OBJECTS AND SUMMARY OF THE INVENTION

It is an object of the present invention to provide a polyglycolic acid modified in thermal properties such as crystallinity, and a production process thereof.

Another object of the present invention is to provide a polyglycolic acid composition which is so excellent in melt stability that generation of gasses upon its melting is prevented, and a production process thereof.

A further object of the present invention is to provide a polyglycolic acid composition which is excellent in melt stability and modified in thermal properties such as crystallinity, and a production process thereof.

A still further object of the present invention is to provide a process for controlling the crystallinity of polyglycolic acid.

The present inventors have carried out an extensive investigation with a view toward achieving the above objects. As a result, it has been found that heat history at a high temperature of not lower than (the melting point Tm of polyglycolic acid+38° C.) is applied to polyglycolic acid, whereby a temperature difference (Tm−Tc2) between the melting point Tm and the crystallization temperature Tc2 and a temperature difference (Tc1−Tg) between the crystallization temperature Tc1 and the glass transition temperature Tg can be markedly widened.

Polyglycolic acid has heretofore been considered to be poor in melt stability and easy to cause thermal decomposition and coloring under high-temperature conditions. Therefore, when the polyglycolic acid has been formed or molded, it has been melt-processed at a temperature of higher than the melting point Tm (about 220° C.), but not higher than (Tm+at most 30° C.) (for example, about 250° C.). Accordingly, the fact that the thermal properties of the polyglycolic acid, such as crystallinity, can be modified as described above by subjecting the polyglycolic acid to a heat treatment at a temperature far higher than the melting point Tm thereof is unexpectable even by a person skilled in the art and surprising.

In the polyglycolic acid according to the present invention, a temperature difference between the melting point Tm and the crystallization temperature Tc2 is not lower than 35° C., preferably not lower than 40° C., and a temperature difference between the crystallization temperature Tc1 and the glass transition temperature Tg is not lower than 40° C., preferably not lower than 45° C. The use of such a polyglycolic acid modified in thermal properties permits the easy provision of films, sheets, fibers, etc. excellent in transparency and facilitates its stretch processing.

Further, it has been found that a compound serving as a heat stabilizer is selected, thereby providing a polyglycolic acid composition comprising crystalline polyglycolic acid and the heat stabilizer added thereto, wherein a difference (T2−T1) between the temperature T2 at 3%-weight loss on heating of the polyglycolic acid composition and the temperature T1 at 3%-weight loss on heating of the polyglycolic acid is not lower than 5° C.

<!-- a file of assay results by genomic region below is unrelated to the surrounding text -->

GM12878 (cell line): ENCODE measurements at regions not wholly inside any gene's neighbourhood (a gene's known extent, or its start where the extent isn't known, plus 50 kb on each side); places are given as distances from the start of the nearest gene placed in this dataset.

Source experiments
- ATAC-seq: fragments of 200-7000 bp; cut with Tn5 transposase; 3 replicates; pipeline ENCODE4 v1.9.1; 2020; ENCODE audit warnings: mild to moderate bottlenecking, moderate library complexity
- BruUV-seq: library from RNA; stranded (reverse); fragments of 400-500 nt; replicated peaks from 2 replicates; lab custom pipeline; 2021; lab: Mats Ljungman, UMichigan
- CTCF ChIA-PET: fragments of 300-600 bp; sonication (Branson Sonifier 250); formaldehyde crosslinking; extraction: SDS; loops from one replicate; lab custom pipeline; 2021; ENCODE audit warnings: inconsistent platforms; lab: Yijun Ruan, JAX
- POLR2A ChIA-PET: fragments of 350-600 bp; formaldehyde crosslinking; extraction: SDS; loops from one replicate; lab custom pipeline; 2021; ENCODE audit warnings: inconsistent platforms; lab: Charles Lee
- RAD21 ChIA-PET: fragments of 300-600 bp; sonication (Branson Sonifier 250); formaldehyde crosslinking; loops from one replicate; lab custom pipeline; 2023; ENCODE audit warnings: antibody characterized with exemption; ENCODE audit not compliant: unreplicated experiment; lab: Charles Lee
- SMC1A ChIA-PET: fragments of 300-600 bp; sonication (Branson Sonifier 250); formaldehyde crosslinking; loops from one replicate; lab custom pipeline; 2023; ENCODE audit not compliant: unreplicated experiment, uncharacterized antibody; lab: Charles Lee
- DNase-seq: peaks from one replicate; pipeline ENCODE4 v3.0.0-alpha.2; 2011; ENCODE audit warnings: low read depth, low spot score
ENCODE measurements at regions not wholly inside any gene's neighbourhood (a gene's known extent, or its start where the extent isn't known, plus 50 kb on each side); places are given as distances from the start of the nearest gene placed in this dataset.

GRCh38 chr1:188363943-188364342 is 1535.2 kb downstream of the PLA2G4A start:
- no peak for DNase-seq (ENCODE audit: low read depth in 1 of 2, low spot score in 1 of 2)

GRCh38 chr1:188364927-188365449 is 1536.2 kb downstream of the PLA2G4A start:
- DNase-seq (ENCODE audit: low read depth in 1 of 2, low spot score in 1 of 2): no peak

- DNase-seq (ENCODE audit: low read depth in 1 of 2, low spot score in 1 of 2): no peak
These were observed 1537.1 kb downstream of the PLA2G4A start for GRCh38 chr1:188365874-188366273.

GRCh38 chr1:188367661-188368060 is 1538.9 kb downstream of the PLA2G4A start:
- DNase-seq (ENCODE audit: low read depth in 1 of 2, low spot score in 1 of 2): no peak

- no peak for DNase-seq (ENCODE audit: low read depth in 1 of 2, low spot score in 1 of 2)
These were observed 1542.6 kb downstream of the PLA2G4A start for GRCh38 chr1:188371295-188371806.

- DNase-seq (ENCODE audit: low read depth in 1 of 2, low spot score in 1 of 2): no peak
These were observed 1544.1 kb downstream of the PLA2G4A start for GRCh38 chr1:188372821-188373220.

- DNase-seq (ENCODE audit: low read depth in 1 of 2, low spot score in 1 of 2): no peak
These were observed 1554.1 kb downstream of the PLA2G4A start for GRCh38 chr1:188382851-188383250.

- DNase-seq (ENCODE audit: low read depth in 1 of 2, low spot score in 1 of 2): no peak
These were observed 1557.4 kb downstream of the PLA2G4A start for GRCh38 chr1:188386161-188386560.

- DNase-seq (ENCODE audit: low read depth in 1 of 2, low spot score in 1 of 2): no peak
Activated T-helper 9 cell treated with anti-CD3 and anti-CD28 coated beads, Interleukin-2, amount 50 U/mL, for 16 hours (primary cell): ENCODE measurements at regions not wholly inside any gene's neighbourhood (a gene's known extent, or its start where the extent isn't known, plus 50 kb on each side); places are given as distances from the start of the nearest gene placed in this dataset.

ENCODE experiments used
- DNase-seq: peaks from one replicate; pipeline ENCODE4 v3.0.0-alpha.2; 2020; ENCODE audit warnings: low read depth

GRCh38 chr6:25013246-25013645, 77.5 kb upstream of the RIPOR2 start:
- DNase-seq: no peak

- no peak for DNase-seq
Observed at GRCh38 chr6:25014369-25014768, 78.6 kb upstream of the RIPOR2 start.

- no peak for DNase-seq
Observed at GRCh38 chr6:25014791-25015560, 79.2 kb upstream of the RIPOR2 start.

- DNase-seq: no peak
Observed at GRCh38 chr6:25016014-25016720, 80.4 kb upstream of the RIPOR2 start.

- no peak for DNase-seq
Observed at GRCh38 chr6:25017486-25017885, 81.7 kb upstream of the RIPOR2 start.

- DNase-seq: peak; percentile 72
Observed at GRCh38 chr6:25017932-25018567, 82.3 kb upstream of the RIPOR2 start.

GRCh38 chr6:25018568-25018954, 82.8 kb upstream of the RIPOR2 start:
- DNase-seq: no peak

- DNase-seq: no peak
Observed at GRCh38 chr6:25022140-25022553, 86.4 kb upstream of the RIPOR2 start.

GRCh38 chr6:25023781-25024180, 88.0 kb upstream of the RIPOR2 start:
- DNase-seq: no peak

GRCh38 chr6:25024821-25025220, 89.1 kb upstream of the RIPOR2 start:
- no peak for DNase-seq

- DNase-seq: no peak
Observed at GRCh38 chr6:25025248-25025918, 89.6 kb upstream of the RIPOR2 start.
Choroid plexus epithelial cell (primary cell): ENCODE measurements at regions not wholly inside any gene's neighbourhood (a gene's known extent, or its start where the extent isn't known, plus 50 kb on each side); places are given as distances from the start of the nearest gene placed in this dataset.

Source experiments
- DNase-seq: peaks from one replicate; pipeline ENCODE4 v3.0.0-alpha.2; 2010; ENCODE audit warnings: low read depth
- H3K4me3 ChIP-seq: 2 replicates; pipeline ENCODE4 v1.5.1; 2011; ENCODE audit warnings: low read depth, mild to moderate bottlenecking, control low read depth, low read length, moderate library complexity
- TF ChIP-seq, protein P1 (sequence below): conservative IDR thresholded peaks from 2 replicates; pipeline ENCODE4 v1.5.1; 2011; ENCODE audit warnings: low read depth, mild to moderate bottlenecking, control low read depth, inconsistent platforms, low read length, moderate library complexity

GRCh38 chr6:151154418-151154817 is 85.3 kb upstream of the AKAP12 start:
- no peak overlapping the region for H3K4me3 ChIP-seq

When the method in which heat history is applied to polyglycolic acid and the method in which the heat stabilizer is added to crystalline polyglycolic acid is used in combination, a polyglycolic acid composition modified in thermal properties and moreover improved in melt stability can be provided. Heat history is applied to polyglycolic acid within a temperature range higher than the melting point Tm thereof, but not higher than (Tm+100° C.), whereby the crystallinity of the polyglycolic acid, such as crystallization temperature Tc2 can be optionally controlled. The present invention has been led to completion on the basis of these findings.

According to the present invention, there is thus provided crystalline polyglycolic acid, wherein

(a) a difference (Tm−Tc2) between the melting point Tm defined as a maximum point of an endothermic peak attributable to melting of a crystal detected in the course of heating at a heating rate of 10° C./min by means of a differential scanning calorimeter and the crystallization temperature Tc2 defined as a maximum point of an exothermic peak attributable to crystallization detected in the course of cooling from a molten state at a cooling rate of 10° C./min is not lower than 35° C., and

(b) a difference (Tc1−Tg) between the crystallization temperature Tc1 defined as a maximum point of an exothermic peak attributable to crystallization detected in the course of heating an amorphous sheet at a heating rate of 10° C./min by means of a differential scanning colorimeter and the glass transition temperature Tg defined as a temperature at a second-order transition point on a calorimetric curve detected in said course is not lower than 40° C.

According to the present invention, there is also provided a process for producing crystalline polyglycolic acid, wherein

(a) a difference (Tm−Tc2) between the melting point Tm defined as a maximum point of an endothermic peak attributable to melting of a crystal detected in the course of heating at a heating rate of 10° C./min by means of a differential scanning colorimeter and the crystallization temperature Tc2 defined as a maximum point of an exothermic peak attributable to crystallization detected in the course of cooling from a molten state at a cooling rate of 10° C./min is not lower than 35° C., and